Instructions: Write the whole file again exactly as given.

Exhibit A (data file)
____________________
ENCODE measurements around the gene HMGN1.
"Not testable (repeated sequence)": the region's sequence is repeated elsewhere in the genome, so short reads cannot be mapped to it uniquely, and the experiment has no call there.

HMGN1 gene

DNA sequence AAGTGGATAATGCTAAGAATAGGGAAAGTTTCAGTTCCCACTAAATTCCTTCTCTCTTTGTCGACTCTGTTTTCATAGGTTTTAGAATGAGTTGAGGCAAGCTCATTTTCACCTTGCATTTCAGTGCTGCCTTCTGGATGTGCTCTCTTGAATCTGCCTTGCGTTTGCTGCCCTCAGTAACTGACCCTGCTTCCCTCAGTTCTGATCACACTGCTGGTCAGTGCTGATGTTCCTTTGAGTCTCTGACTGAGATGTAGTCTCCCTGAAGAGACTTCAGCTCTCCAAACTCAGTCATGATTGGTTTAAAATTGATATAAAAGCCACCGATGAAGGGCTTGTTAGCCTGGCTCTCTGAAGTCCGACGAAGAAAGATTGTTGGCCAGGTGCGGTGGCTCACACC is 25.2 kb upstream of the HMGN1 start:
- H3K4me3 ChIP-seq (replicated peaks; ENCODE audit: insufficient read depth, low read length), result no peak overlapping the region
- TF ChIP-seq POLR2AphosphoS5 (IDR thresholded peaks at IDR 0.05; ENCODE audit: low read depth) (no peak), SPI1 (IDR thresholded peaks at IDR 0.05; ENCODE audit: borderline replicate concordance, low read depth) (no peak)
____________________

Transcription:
ENCODE measurements around the gene HMGN1.
"Not testable (repeated sequence)": the region's sequence is repeated elsewhere in the genome, so short reads cannot be mapped to it uniquely, and the experiment has no call there.

HMGN1 gene

DNA sequence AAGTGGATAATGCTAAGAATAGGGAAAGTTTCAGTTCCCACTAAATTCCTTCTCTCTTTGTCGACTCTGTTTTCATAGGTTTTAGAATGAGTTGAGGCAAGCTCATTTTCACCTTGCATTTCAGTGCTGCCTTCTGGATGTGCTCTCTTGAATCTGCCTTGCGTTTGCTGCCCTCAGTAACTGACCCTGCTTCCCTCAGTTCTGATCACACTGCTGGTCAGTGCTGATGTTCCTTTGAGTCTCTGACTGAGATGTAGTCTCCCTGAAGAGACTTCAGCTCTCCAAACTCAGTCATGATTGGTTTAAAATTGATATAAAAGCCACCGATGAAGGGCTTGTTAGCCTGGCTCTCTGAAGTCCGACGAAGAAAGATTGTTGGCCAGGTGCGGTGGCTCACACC is 25.2 kb upstream of the HMGN1 start:
- H3K4me3 ChIP-seq (replicated peaks; ENCODE audit: insufficient read depth, low read length), result no peak overlapping the region
- TF ChIP-seq POLR2AphosphoS5 (IDR thresholded peaks at IDR 0.05; ENCODE audit: low read depth) (no peak), SPI1 (IDR thresholded peaks at IDR 0.05; ENCODE audit: borderline replicate concordance, low read depth) (no peak)